Thought-leaders, implementers and creators across public sector, private business and education gathered for the second annual Internet of Things World Forum (IoTWF) in Chicago. It was an opportunity to see real examples of the Internet of Things (IoT). While the buzz was about IoT, CMX provided meaningful insights like average registration times, visitors in various zones by the hour, and corresponding dwell times. It was possible to predict which vertical is more likely to adopt IoT first, based on device count, dwell time and traffic patterns.
Cisco Connected Mobile Experiences is a solution that lets organizations leverage their existing Wi-Fi infrastructure for business analytics, and transform the way they connect with their mobile end-users. The Cisco CMX solution consists of Detect, Connect and Engage, which work in unison to create an end-to-end mobile experience for the user while providing business benefits to the enterprise.
Detect: Aggregate and visualize location data from the Wi-Fi network
Connect: Easy, secure guest access to the Wi-Fi network
Engage: Customize the end-user mobile experience to delight customers in your venue
Here are some of the reports we generated and the observations we’ve gleaned.
One of the common reports from CMX Analytics is hourly visitors and dwell time. This “Registration” chart provides a view of total number of visitors and corresponding dwell times for the entire day by the hour. The key takeaway is that most participants were registered by 9:00 a.m. and the average wait time was 15 minute. In business terms, this is a great sign for the operations side of the events team, which was able to maintain a consistent average wait time despite the clear spike and variation of registrants entering the zone.
One of the widgets on the CMX Analytics dashboard can be configured to show comparative device count by zone.
Notice the widget on the bottom right hand side: a comparison of device count by breakout rooms. This provides an insight to which breakout session was most popular.
Robb Boyd and Jimmy Ray Purser decide where to dig around inside Meraki
“If it seems to good to be true…”
In this statement lies the central problem to a couple of guys with a career in networking: Meraki does some beautifully complex things…but in a deceivingly simple wrapper.
Meraki originally came on the scene with a new approach to cloud based wireless “as a service” that succeeded on a great many fronts. This success brought not just an acquisition, but subsequent forays into switching, routing and security. These are your core technologies – anyone in business is depending on these in some fashion..and the Meraki Cloud Model is now offering network sophistication in a greatly simplified package.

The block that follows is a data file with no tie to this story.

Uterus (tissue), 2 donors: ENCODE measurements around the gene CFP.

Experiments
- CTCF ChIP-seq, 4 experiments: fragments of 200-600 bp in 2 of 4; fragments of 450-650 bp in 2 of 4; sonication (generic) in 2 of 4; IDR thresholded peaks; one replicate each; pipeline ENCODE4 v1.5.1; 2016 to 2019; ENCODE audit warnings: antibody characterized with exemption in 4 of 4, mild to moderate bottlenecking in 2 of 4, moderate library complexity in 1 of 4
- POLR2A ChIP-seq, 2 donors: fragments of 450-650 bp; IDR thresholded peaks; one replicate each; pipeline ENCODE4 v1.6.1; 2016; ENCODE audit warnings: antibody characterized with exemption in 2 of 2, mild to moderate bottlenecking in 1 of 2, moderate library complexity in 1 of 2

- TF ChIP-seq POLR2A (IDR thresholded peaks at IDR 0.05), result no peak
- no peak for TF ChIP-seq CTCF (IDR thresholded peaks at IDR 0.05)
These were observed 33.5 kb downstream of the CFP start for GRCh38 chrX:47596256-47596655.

There is beauty in the simplicity. There is also a model for how and why the cloud matters. Yes there is hardware for every bit of the solution being offered but the true ‘service’ is delivered quite elegantly through the cloud. It enables a great many things in a manner that can make you wonder what you may be missing.
So this is what we do. We go to San Francisco, where it all began…and where these engineers continue to innovate. We peer through the clouds and show you what is going on so you can decide if it is right for you.
Location-based applications have endless use cases—simply tapping into the users’ whereabouts can provide useful information such as movies playing, surrounding restaurants, friends’ favorite spots, etc. Still untapped, however, is the many potential uses of a location-based service, because while the apps may get the user to a location and allow them the opportunity to “check-in,” these apps do little else to engage the user while they’re within the physical venue they’ve been directed to.
Retailers, grocery markets, car shops, hospitals, museums, hotels, basically any physical venue, could leverage location-based services to engage their patrons through mobile devices. Rather than having a store full of texters, Facebookers, Tweeters, etc. a retail store has the potential of actually getting in front of and engaging the actual shoppers by providing them with wifi, special deals, style suggestions, in-store directions, etc. Exploring this largely uncharted world of location-based engagement can be made possible through our Cisco Mobility Experiences (CMX) SDK.
When it comes to delivering better business outcomes, many IT people could be sitting on a virtual goldmine – particularly when it comes to location analytics. Here are some new ways that you can extract more of that valuable information from your network, and some things to think about as you add new services and capacity.
Smart mobile device users are always looking to access information as they enter any public or private space. If you oversee IT for a shopping center, a hotel, a university or some other large venue, you know that every mobile device user can be an opportunity to:
Engage customers in new ways: Deliver relevant content, information, and services directly to customer’s mobile devices based on their location or personal preferences.
Understand customer behavior: Many organizations are not able to efficiently track the number of visitors, dwell time, or movement patterns. Imagine how much you could address visitor needs by gaining these insights.
Create new advertising revenue streams: Monetize your Wi-Fi infrastructure through third-party mobile advertising opportunities and mobile-influenced sales.
How can you make the most of this opportunity and connect with visitors to improve experiences, increase customer loyalty and drive sales?